Wind sucks, wind damage to your house sucks, having coverage denied because someone can’t figure out how much damage wind did to your house sucks, having one policy for wind damage and another for flooding sucks – but what really sucks is the “F” word doesn’t know a suckin, f’n thing about wind damage from a hurricane and if you don’t believe that, read the report. JMHO
Final statistically unreliable report- Hurricane Katrina: Wind Versus Flood Issues.
When Congress passed the Department of Homeland Security Appropriations Act 2007, language was added requiring the OIG to investigate whether and to what extent insurance companies participating in the NFIP improperly attributed damages from Hurricane Katrina to flooding rather than to windstorms covered under homeowner policies or wind insurance pools.
There were 209,404 NFIP flood insurance claims filed for Hurricane Katrina, according to the table on page 6 of the OIG report.
- 98-100 paid claims were reviewed prior to the interim report released July 2007.
- The number of paid claims reviewed increased to 131 – .0062% of total claims -in the final report.
- 123 of the 131 paid claims also received payment for wind damage – 94% of those reviewed
Sop, who actually conducts investigative GAAS audits and prior to specializing in construction performed Single audits for certain state governemntal entities, is going to follow with our collective opinion on the disconnect we found between reported data and the OIG’s findings (Results of Review, page 5) – hopefully explaining how data show 1.5 % of the NFIP claims paid for wind damage while the related finding states, Based on the files in our sample, NFIP did not pay for wind damage…duh!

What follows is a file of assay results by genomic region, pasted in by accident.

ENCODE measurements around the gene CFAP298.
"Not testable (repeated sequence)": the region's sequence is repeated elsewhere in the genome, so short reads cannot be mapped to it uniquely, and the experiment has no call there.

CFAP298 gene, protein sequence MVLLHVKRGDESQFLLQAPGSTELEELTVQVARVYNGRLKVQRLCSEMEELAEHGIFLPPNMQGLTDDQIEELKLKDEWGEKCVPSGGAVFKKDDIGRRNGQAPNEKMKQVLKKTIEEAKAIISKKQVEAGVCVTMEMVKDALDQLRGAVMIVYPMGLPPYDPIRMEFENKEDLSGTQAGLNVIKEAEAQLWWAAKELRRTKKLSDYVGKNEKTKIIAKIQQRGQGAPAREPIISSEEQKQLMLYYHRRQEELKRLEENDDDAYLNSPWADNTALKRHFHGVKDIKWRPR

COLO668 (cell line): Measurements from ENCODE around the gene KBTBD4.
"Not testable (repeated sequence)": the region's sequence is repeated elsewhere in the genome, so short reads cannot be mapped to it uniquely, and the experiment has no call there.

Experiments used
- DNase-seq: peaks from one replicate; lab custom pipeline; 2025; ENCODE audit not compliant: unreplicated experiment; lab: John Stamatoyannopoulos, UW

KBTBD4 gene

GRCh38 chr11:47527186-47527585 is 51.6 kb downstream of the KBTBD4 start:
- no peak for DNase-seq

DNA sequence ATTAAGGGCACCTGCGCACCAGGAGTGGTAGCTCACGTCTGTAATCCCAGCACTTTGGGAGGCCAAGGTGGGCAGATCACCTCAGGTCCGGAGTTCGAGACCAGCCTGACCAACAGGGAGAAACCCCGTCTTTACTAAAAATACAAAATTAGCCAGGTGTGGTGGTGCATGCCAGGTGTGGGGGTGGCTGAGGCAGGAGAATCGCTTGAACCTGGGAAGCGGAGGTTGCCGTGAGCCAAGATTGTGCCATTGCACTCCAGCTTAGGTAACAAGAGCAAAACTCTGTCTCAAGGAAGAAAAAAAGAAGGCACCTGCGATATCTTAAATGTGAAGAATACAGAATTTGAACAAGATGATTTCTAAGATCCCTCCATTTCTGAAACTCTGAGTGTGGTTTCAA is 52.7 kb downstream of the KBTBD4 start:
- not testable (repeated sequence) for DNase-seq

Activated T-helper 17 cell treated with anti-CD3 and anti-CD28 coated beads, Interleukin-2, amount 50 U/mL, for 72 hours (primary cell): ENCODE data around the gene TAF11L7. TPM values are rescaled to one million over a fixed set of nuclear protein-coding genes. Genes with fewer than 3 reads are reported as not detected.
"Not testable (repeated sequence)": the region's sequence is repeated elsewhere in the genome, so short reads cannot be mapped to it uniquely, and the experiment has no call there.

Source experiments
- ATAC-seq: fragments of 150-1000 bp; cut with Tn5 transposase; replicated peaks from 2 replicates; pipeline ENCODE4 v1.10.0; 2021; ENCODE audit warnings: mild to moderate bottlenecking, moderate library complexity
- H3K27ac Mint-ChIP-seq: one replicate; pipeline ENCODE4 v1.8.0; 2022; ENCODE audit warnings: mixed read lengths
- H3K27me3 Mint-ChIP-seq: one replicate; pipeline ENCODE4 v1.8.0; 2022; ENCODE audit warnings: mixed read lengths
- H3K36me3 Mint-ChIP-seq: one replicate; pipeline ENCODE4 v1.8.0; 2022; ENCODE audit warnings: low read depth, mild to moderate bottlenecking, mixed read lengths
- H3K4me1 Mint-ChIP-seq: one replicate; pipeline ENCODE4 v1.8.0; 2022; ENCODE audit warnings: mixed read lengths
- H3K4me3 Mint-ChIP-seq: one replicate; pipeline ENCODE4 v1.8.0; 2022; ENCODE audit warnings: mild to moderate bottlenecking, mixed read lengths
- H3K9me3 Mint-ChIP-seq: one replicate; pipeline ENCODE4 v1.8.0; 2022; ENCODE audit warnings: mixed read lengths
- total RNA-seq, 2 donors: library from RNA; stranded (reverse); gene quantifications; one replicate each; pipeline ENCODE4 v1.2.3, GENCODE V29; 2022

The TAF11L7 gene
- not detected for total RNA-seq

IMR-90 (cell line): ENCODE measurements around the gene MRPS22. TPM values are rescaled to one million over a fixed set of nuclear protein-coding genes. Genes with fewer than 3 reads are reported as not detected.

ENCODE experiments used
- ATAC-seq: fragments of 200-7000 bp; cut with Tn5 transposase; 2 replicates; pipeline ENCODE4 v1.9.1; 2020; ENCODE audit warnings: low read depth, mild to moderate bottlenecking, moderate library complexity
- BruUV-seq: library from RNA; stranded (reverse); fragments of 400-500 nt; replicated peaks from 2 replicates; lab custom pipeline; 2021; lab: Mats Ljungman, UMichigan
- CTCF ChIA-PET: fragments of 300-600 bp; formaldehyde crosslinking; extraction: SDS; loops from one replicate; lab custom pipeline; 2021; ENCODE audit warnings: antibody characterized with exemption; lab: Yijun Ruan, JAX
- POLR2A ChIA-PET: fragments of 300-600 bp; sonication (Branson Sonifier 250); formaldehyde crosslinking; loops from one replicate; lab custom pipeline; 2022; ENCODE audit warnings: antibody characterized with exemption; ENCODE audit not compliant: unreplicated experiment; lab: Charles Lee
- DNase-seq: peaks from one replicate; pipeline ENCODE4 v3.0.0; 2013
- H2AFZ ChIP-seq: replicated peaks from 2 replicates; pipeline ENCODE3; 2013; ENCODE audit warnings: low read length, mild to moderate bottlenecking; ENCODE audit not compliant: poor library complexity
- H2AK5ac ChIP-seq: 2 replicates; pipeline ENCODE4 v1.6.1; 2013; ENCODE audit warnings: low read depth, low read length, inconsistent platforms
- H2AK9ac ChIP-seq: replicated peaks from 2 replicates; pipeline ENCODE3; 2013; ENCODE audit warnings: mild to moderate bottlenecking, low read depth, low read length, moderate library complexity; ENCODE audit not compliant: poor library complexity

However, because the sampling technique selected by the OIG is indicative of the larger problem created by the “F” word following Hurricane Katina, it is important to point out the 131 paid claims were a Judgmental Sample.
Sampling is the use of a subset of the population to represent the whole population. Probability sampling, or random sampling, is a sampling technique in which the probability of getting any particular sample may be calculated. Nonprobability sampling does not meet this criterion and should be used with caution. Nonprobability sampling techniques cannot be used to infer from the sample to the general population. Any generalizations obtained from a nonprobability sample must be filtered through one’s knowledge of the topic being studied. Performing nonprobability sampling is considerably less expensive than doing probability sampling, but the results are of limited value. (emphasis added)